Who's in Charge? How Group Centralization Influence Ideology, Tactics, and Recruitment in American Extremist Groups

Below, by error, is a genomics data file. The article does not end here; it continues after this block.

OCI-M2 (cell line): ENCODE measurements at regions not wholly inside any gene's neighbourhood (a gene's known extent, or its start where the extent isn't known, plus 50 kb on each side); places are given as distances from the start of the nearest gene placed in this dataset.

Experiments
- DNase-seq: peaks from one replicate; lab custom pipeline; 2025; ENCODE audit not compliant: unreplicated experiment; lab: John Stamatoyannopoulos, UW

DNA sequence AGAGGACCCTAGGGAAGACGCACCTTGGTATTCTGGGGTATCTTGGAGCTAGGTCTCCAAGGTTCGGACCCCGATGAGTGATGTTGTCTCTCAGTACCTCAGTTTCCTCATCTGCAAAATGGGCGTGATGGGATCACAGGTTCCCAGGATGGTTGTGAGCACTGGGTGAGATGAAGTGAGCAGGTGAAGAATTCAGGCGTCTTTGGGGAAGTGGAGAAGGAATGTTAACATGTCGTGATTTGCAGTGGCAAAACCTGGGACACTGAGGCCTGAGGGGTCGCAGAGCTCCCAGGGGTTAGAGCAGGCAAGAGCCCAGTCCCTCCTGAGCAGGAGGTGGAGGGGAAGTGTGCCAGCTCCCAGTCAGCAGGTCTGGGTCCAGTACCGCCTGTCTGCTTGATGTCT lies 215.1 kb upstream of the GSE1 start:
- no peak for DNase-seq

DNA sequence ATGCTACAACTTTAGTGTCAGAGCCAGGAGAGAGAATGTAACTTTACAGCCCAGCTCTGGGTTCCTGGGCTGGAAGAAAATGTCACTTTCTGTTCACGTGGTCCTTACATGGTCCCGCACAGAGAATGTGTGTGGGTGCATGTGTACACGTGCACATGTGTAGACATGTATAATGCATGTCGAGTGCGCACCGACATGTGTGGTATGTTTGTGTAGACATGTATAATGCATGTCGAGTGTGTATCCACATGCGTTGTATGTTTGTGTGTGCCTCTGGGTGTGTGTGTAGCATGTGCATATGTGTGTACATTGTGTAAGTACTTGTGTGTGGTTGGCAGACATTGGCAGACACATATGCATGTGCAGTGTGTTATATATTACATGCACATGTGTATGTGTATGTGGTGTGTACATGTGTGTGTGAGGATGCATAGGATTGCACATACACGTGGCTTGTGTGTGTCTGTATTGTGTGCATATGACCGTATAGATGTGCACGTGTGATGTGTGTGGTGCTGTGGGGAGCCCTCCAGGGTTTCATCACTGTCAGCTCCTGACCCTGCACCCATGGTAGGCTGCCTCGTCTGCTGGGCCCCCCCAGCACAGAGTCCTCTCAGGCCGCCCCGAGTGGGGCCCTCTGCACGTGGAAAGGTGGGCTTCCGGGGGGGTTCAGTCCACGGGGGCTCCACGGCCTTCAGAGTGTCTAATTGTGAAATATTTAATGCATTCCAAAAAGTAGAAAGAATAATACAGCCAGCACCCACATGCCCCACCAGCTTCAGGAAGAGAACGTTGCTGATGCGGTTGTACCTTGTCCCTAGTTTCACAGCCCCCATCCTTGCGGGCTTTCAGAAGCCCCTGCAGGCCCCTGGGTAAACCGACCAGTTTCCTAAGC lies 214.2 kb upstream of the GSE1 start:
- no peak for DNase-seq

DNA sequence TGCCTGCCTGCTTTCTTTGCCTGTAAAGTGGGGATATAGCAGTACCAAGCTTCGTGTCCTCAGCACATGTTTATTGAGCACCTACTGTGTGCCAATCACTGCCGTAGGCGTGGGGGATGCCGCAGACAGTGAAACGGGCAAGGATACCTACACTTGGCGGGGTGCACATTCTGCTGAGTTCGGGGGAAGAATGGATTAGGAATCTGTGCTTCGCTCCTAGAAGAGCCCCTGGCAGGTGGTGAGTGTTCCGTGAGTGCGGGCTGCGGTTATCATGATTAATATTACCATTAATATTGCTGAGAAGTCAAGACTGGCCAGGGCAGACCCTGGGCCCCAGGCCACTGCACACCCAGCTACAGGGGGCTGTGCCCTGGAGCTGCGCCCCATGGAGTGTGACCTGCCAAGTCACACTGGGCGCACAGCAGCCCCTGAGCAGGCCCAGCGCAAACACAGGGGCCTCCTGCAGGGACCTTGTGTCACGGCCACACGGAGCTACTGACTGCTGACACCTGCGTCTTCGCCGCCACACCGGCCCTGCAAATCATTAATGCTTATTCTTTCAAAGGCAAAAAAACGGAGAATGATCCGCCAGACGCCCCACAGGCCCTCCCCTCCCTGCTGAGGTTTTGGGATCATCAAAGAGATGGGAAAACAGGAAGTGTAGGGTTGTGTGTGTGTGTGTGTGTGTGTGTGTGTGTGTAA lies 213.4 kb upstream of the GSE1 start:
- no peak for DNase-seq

Some of the most significant threats to modern democratic states are extremist groups with amorphous and decentralized structures. These organizations have become more prominent among many ideological streams. However, there is limited theoretical development on how group structure, particularly the centralization of the group, affects the organization’s ideology, practices, and recruitment. Using four case studies, this work developed a theoretical framework and devised a methodological design using systematic snowball open-source sampling, and the identification and download of one hundred American extremist websites. This work found that centralization, on its extremes, may have an explanatory function on the cohesion and spread of ideology and organizational practices. Further, this work methodologically advanced the study of extreme websites through opensource systematic snowball searches and computer-aided textual analysis.